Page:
Tokyo no gasshō
Silent . Black and White . 90 minutes

Shochiku Kamata Studio

Written By

Noda Kogo


Mohara Hideo
Atsuta Yuharu


Okada Tokihiko (Okajima Shinji)
Yagumo Emiko (Sugako)
Sugawara Hideo (Son)
Takamine Hideko (Daughter)
Saito Tatsuo (Omura)
Iida Choko (Mrs Omura)
Sakamoto Takeshi (Yamada)
Tani Reiko (Company President)
Miyajima Kenichi (Secretary)
Yamaguchi Isamu (Employee)

Okajima stands up for a mistreated colleague in his insurance firm, and gets fired. Deprived of his year end bonus, he is unable to honor his promise to buy his son a bicycle. When his daughter falls sick he has to pay for the hospital bills by pawning his wife's kimonos. After some setbacks in job-hunting, he runs into an old schoolmaster, who asks him to help at his new curry restaurant. At first reluctant, Okajikma and his wife swallow their pride and work hard. At a reunion of classmates held at the restaurant., Okajima learns that his teacher has found him a job at a girl's school far from Tokyo.

Thoughts from Ozu
I was getting sick of failure, and decided to make a film in a nonchalant mood. Shooting proceeded at the height of summer. It was too hot to shoot outdoor scenes even on sunny days. Since that time, I couldn't figure out what to do to make a good film. What can a director bequeath to posterity? I began to find film meaningless. Now, I feel the other way around. The very fact that films could fade into oblivion is what makes it so enchanting.


The 22nd film, shot from June to August 1931. The credit title indicates the name of Kitamura Komatsu for the original idea. However, Kitamura did not write write or tell the story. Rather, the screenplay used many different situations from several of his noels that were published together in December 1930 under the title Middle Class Avenue (Shoshimin-gai). For example, the hero works in a life insurance company (from The Ambitions of the Office Worker, Yamada/Gekkyutari Yamada-kun no haki), the children are rebellious because they do not get what they want (Doll/Ohina-sama), the daughter of an unemployed father gets sick, and the kimonos have to be taken to the pawnshop (Ayako's Father/Ayako no chichi). The episode of the gymnastics teacher of middle-school who opens a restaurant and distributes handbills for publicity is taken from Ibuse Masui's novel The Teacher and the Advertisment Squad (Sensei no kokokutai). (Although Ibuse is not credited, his name appears in the screenplay, together with Kitamura.). Noda Kogo skillfully integrated these diverse elements into the coherent story. The hero of this film does not live in a boarding house, neither does he live in an apartment, but in a solitary house. He is not single, but has a wife and three children. In other words, he is an office worker living in the suburbs (probably in the center of town). The contrast and tension between the two spaces, "suburb" and "downtown" becomes the main theme of this film. With Pumpkin (Kabocha, 1928) Ozu made his first film about an office worker, followed by The Life of an Office Worker (Kaishain seikatsu, 1929), The Luck Which Touched the Leg/Lost Luck (Ashi ni sawatta koun, 1930), one film each year. Since the farce Pumpkin, the serious elements increased gradually, also due to the collaboration of Noda Kogo since The Life of an Office Worker. Ten years his senior, Noda brought Ozu back to reality when he lingered on jokes and gags. Ozu remembered this production as quite easygoing, made without a shooting script. This seems to be an understatement. Not only did Ozu write an essay on the importance of elaborated continuity at about the same time, but also the minute construction of the scene where the family claps hands seems to be impossible without continuity. The shot of the father, with his child on his back, looking at the fireworks, is one of Ozu's most beautiful shots.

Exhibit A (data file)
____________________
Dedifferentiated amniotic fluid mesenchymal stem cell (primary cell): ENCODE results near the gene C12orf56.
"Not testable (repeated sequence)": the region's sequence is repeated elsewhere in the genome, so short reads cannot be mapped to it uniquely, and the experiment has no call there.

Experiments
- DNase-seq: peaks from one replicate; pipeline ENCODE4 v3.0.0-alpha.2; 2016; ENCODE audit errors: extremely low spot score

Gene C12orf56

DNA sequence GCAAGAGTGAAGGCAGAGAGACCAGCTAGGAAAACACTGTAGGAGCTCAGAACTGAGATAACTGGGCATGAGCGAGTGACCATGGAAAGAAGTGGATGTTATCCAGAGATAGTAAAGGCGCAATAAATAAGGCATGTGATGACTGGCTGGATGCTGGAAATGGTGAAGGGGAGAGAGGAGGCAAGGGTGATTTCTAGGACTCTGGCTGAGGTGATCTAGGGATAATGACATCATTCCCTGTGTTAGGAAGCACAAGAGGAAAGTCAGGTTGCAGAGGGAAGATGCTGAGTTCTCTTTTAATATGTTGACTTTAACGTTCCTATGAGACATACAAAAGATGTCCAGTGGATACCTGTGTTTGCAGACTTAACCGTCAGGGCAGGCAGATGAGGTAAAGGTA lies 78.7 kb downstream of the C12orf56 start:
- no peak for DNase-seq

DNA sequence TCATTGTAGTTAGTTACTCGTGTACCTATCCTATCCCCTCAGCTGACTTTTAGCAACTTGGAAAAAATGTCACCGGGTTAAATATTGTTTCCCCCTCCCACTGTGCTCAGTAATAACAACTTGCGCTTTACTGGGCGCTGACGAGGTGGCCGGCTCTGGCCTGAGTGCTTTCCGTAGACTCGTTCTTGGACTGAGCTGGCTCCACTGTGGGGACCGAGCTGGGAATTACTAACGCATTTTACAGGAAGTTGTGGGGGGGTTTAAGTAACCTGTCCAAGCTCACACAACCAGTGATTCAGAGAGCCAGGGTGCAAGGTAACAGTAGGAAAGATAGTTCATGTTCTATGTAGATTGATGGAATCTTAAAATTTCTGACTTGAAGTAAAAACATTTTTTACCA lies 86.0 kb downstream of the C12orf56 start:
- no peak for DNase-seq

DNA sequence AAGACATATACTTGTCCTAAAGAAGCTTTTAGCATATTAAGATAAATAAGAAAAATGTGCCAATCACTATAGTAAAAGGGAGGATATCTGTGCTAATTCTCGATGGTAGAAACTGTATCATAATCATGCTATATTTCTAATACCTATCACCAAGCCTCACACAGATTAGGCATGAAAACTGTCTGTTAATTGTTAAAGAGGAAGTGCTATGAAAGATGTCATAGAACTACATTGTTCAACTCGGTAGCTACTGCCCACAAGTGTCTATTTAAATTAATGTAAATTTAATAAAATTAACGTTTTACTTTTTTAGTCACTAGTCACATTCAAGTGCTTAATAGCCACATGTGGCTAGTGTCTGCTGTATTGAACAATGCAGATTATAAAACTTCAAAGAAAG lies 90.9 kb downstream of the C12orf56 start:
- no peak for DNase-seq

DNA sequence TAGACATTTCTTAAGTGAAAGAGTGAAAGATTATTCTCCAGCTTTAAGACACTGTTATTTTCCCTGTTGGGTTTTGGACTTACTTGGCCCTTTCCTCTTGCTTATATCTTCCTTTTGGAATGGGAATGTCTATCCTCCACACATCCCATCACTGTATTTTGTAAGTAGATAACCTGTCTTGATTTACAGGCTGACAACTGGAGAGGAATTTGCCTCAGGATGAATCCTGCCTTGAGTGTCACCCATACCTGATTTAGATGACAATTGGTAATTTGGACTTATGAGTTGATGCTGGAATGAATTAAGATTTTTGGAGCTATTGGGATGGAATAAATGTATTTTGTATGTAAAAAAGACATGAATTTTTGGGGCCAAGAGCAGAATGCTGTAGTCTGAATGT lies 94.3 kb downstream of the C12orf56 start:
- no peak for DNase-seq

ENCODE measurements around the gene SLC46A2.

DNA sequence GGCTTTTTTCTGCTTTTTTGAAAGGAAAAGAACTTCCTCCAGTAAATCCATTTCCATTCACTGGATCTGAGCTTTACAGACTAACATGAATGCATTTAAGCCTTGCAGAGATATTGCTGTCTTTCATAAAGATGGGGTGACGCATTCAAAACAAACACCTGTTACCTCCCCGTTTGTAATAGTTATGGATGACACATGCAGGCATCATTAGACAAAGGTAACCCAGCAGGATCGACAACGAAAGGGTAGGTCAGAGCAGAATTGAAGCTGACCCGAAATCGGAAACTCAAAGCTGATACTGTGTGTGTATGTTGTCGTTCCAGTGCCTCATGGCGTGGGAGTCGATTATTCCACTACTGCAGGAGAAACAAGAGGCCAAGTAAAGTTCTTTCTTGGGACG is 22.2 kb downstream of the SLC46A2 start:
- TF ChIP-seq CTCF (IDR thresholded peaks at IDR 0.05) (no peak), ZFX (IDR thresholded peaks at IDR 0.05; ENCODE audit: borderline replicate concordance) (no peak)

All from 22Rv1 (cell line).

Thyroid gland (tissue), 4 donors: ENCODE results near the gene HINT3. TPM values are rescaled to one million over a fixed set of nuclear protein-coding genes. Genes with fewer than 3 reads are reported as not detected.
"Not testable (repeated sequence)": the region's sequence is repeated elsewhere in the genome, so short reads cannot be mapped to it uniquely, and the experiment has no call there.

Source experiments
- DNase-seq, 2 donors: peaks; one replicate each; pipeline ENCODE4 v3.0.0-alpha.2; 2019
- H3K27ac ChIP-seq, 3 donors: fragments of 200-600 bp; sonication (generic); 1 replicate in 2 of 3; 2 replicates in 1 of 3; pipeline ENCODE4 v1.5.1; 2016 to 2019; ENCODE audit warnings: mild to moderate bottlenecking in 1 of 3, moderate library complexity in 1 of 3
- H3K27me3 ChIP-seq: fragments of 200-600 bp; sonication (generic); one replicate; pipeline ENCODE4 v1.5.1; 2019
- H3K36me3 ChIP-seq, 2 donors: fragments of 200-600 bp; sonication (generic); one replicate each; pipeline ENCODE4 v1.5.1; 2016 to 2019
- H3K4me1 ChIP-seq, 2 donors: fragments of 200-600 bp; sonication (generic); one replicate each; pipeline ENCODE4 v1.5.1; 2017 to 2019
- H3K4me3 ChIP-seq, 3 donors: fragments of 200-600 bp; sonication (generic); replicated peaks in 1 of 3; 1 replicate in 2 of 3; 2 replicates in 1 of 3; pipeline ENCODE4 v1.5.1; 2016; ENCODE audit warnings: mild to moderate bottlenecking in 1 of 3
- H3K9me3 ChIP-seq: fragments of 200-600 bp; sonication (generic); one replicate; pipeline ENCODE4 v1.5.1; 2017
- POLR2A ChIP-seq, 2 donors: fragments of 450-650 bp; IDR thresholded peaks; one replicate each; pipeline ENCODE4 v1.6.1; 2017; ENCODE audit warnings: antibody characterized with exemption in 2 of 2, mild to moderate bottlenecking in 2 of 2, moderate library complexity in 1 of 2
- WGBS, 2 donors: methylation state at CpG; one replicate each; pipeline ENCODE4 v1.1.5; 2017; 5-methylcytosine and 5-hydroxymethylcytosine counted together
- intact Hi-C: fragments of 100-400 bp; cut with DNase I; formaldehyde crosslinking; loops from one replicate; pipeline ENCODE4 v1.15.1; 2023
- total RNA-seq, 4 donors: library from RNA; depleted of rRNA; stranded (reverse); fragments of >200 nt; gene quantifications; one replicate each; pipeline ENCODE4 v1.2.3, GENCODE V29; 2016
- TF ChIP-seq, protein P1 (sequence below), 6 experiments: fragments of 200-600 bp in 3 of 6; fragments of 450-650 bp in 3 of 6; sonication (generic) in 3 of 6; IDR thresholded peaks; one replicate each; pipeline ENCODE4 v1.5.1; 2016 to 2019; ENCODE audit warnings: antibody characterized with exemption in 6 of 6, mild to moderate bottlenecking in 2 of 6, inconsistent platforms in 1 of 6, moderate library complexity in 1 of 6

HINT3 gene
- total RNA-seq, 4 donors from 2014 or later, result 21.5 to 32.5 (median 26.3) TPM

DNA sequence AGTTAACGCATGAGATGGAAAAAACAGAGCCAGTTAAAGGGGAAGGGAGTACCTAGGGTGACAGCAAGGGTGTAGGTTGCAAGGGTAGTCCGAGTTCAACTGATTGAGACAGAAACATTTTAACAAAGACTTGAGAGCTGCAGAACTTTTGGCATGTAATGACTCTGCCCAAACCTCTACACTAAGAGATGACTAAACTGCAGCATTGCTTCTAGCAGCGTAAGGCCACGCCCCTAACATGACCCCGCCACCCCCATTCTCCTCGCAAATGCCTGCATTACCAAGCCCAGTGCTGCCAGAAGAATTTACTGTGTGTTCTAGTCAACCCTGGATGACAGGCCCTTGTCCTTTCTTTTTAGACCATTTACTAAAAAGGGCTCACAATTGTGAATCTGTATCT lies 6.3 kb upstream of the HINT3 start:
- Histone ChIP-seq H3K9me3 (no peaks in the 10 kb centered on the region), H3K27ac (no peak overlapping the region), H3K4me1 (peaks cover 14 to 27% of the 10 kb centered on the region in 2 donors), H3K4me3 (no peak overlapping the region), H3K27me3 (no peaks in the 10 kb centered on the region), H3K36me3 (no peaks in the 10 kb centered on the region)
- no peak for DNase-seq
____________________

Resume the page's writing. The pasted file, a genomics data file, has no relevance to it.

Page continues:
Articles / Essays
Tokyo Chorus : Silent Volume
by Chris Edwards

Personal Thoughts and Comments
Tokyo Chorus is a wonderful introduction of Ozu during the silent era. Thematically you can certainly see that Ozu later built upon what he developed early on here, and stylistically there is clearly a more Hollywood influenced approach. The film is tragic yet deeply hopeful at the same time. One of the key examinations of the film is the contrast between urban and suburban living, but ultimately this is a film of parenthood in it's very essence. The film is remarkably moving particularly in the way Ozu captures (without sentiment) the childrens understanding of their fathers work simply as a means to provide them with food. There are some remarkable images and sequences within this film that are very memorable and Ozu blends his definitive mix of humor and bittersweet sadness. Above all, Tokyo Chorus displays the early depicts of a poetic master.

Film Images

"Pillow Shots"
A clip from Tokyo Chorus
dvd (R1)